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|Title:||On the Bias of Instantaneous FAPAR Estimates in Open-Canopy Forests|
|Citation:||AGRICULTURAL AND FOREST METEOROLOGY vol. 150 no. 12 p. 1501-1522|
|Publisher:||ELSEVIER SCIENCE BV|
|Type:||Articles in periodicals and books|
|Abstract:||Global products of the fraction of absorbed photosynthetically active radiation (FAPAR) are operationally available from a variety of space agencies. A proper validation of these products is essential and hinges on the acquisition of accurate ground-based FAPAR estimates of the vegetation contained within the field of view of the space sensor at the time of satellite overpass. Often remotely sensed FAPAR products are defined with respect to theoretical rather than ambient illumination conditions which complicates in situ validation efforts. Similarly, the spatial complexity and substantial heights of certain plant environments may prevent the reliable sampling of certain radiation fluxes. As a consequence, many field campaigns are carried out on agricultural crops or within young tree plantations where canopy height is not an issue. This contribution compares different approaches for estimating instantaneous FAPAR in tall, open-canopy forest stands under a variety of architectural, spectral and illumination related conditions. The bias associated with these estimations is separated into a sampling error and a transfer bias. The former relates to the impact of both the number and location of the measurements whereas the latter addresses the quality of the theory that relates these measurements to the actual canopy FAPAR. Among the various methods tested it was the 2-flux FAPAR estimator (1-TPAR) that performs best in open forest canopies under typical summer conditions. The quality of the 1-TPAR canopy FAPAR estimator changes, however, with illumination conditions, foliage colour and especially with the background brightness. Similarly, the smaller the size of the area for which the FAPAR is to be estimated the larger the variability of the bias is going to be (and this irrespective of the choice of in situ estimation techniques). Evidence is provided that working under overcast sky conditions will reduce the sampling error but may well increase the transfer error when compared to clear sky conditions. A parametric relationship is developped that allows to predict the instantaneous canopy FAPAR for arbitrary diffuse-to-total-incident-radiation ratios (at any given solar zenith angle). This approach has a similar transfer bias to the 1-TPAR method when the forest floor is dark but dramatically outperforms the 2-flux approach under snowy background conditions (RMSE = 0.9934 versus 0.5801, respectively). The number of samples acquired was found to be crucial in reducing the variability of the bias of a given FAPAR estimator. Both random and grid-based sampling schemes result in similar FAPAR biases but do not lend themselves easily to the acquisition of hundreds of data points needed for reliable estimations under direct-only illumination conditions. Transect sampling¿which is shown to deliver best results if carried out at ninety degrees to the solar azimuth angle¿appears ideally suited to acquire the necessary numbers of samples enabling the generation of accurate quasi-instantaneous FAPAR estimates in open-canopy forests.|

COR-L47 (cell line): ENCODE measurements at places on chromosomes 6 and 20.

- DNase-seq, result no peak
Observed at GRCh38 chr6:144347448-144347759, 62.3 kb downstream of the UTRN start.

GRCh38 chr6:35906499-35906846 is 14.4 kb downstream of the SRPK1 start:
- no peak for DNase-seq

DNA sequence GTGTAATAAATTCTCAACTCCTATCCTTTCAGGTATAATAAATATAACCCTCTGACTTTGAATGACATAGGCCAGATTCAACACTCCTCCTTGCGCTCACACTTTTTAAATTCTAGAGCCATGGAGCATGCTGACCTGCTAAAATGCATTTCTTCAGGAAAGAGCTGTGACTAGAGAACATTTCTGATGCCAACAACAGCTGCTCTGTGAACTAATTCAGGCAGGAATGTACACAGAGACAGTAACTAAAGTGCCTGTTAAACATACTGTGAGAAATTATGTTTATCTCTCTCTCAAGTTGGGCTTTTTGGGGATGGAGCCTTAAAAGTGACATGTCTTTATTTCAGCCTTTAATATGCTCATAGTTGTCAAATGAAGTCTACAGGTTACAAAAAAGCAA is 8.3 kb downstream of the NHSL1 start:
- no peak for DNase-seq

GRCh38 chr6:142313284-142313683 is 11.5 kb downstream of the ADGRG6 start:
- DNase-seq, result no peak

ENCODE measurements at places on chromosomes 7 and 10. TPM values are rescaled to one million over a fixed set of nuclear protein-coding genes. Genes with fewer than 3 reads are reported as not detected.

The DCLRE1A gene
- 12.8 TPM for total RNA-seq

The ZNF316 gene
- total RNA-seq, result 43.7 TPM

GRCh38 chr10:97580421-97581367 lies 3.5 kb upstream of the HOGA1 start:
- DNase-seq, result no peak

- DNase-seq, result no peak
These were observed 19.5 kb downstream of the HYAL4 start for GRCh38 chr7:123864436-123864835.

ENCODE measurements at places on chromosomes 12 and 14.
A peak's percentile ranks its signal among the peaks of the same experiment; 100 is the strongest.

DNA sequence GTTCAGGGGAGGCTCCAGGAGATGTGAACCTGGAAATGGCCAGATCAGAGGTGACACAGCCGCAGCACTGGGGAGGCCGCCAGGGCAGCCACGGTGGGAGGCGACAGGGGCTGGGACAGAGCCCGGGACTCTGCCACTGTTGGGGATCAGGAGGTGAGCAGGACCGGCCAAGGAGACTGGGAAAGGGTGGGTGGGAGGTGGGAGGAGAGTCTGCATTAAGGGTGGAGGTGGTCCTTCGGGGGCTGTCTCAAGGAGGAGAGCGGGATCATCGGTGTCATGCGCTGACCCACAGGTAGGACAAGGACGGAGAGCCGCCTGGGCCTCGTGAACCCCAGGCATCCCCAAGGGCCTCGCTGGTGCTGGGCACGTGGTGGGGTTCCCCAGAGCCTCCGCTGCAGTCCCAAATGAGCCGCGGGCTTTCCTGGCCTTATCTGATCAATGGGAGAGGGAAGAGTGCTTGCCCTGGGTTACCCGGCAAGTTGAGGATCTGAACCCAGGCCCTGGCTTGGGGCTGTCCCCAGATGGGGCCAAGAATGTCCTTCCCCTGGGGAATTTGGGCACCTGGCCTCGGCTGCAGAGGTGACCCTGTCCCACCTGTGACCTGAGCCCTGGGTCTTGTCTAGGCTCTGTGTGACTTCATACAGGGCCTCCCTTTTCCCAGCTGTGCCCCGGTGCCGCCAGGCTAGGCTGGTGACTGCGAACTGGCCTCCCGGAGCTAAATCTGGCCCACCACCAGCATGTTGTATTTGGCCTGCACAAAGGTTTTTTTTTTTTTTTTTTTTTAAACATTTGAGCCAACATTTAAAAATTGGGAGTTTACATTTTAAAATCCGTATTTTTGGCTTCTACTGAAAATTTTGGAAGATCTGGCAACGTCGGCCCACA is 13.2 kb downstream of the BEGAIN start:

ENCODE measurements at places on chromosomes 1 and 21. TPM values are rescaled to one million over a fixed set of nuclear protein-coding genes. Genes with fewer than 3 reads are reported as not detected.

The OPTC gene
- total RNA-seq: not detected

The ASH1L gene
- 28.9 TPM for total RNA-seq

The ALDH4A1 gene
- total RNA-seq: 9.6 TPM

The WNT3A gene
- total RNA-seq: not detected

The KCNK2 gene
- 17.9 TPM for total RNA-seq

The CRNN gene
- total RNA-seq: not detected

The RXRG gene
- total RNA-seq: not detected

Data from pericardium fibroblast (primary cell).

|JRC Directorate:||Sustainable Resources|
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